Unapologetically Black: A Conversation with The Illustrious Blacks

Mark your calendars for an interplanetary party from the future with Out of Line: The Illustrious Blacks on June 23 beginning at 9:00 PM on the High Line under The Standard, High Line at Little West 12th Street. The Out of Line series is inspired by the original Renegade Cabaret and designed to bring a downtown vibe to the park with unforgettable performances.

Monstah Black and Manchildblack. Photo by Charles Meacham.
The Illustrious Blacks are an "intergalactic" duo carrying a hefty moniker that they've been able to deliver on with ease. Earning the title from a writer friend in 2003 after their commencement ceremony in the same year, the pair made a decided effort to begin working on music of a funky and futuristic amalgam.

"We realized how challenging it is for couples to work together in music or anything else," says Monstah Black, the funky, punk-preppy, androgynous hybrid of the group's two members. Seconds later, Manchildblack offers an addition – a lasting footnote that makes his partner's statement complete.

"But we recognize how the other works. Our work processes are different and we respect those differences." Those differences are on stark display when each performer describes his style and sources of inspiration.

The Illustrious Blacks. Photo by Charles Meacham.

Manchild, the more laid-back of the two, adorned in all black and a retro two-finger ring, takes inspiration from Donna Summer, Chaka Khan, Sade, Larry Heard, and Stevie Wonder for "[his] ability to inspire and uplift human kind while giving [his] gift back" to the world. For his part, Monstah cites George Clinton, Grace Jones, Michael Jackson, Donny Hathaway, Marvin Gaye, and Prince as inspirations—and, given the duo's performance style, understandably so. Monstah's panache tightropes along the modish line of androgyny.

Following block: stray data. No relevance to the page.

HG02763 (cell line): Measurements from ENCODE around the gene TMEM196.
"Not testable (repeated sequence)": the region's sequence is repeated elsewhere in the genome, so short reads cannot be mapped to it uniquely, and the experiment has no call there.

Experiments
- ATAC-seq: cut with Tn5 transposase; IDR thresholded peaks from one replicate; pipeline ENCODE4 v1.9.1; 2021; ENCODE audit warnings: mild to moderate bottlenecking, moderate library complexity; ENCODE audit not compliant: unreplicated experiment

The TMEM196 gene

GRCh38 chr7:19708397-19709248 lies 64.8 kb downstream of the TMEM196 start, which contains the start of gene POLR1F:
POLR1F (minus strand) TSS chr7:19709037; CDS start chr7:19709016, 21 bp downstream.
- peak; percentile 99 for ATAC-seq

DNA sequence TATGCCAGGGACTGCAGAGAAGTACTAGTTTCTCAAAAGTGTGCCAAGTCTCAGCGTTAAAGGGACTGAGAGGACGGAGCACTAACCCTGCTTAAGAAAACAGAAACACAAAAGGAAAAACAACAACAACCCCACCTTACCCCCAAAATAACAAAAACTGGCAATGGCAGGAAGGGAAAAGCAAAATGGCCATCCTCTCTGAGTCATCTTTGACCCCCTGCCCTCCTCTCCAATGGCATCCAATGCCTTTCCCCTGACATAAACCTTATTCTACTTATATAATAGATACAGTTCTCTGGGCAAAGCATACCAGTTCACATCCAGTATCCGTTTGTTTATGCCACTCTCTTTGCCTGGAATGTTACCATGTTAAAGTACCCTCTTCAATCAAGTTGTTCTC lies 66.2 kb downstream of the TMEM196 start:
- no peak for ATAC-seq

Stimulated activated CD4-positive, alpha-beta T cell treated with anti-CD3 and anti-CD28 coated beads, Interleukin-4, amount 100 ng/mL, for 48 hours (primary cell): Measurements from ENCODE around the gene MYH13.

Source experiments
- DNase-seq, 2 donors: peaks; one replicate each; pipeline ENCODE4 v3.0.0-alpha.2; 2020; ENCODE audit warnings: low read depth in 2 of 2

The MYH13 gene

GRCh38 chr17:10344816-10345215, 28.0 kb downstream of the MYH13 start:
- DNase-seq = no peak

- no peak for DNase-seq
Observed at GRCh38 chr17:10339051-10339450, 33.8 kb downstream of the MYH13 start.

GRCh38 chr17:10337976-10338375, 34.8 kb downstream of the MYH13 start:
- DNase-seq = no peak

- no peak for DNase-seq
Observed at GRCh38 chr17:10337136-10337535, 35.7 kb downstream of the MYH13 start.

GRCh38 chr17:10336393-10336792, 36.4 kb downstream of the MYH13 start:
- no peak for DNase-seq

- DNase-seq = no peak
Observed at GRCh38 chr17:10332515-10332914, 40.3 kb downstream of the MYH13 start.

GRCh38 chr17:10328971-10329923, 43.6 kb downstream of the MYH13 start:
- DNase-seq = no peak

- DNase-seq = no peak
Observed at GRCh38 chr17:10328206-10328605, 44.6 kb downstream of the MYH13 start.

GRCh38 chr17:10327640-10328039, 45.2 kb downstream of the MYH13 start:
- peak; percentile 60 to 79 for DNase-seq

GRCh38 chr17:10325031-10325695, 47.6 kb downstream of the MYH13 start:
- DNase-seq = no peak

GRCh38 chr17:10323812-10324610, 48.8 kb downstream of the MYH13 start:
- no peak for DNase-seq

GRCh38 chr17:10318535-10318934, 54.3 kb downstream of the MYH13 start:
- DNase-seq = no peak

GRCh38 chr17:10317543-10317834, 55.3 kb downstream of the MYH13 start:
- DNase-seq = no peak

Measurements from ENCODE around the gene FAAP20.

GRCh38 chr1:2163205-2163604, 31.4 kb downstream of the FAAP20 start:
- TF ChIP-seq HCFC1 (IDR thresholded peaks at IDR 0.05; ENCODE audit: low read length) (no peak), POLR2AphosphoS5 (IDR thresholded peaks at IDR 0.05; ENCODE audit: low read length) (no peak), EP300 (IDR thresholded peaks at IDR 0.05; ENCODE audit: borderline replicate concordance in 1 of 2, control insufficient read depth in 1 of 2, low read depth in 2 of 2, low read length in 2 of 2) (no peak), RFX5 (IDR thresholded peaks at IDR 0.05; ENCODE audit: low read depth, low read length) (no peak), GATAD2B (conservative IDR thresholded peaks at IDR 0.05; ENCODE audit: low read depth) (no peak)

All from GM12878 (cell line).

The style and grace of The Illustrious Blacks mirror the late musician Prince, who pushed gender aesthetics and crooned openly about controversial subjects that included sex and religion. What becomes clear is each of The Illustrious Blacks' inspirations have deep ties to black history and a rooted sense in black pride.

While both were given their nicknames in earlier years, as the members of The Illustrious Blacks grew older, redefining those names was key. Though Monstah focuses on bringing positivity to the negative connotations associated with the term monster and the stereotypes linked with black, Manchild redefines his name absent of societal constraints surrounding gender, ethnicity, and sexual orientation.

Miniatures of The Illustrious Blacks performing under The Standard, High Line at Little West 12th Street. Art by Brian Rodriguez.

The twosome are excited about their interstellar Out of Line debut, and they say that the material will be new and fresh. "It will be our way of giving birth to our ideas, and we get to use the High Line as a literal platform," says Manchild.

Monstah echoes his partner's enthusiasm and is intrigued by the idea of performing outdoors. "I'm excited about getting to perform outside with the river," says Monstah. "All walks of life will be on the High Line."

Next Thursday, June 23, beginning at 9:00 PM, The Illustrious Blacks will take center stage on the High Line for an experimental fusion of "intergelectrodiscosoul" music and technicolored fashions.

Don't miss their descent upon our planet. It will be a funky good time!

Tuesday, July 26 – Narcissister
Thursday, August 25 – Carmelita Tropicana
Thursday, September 22 – Heartbeat Opera

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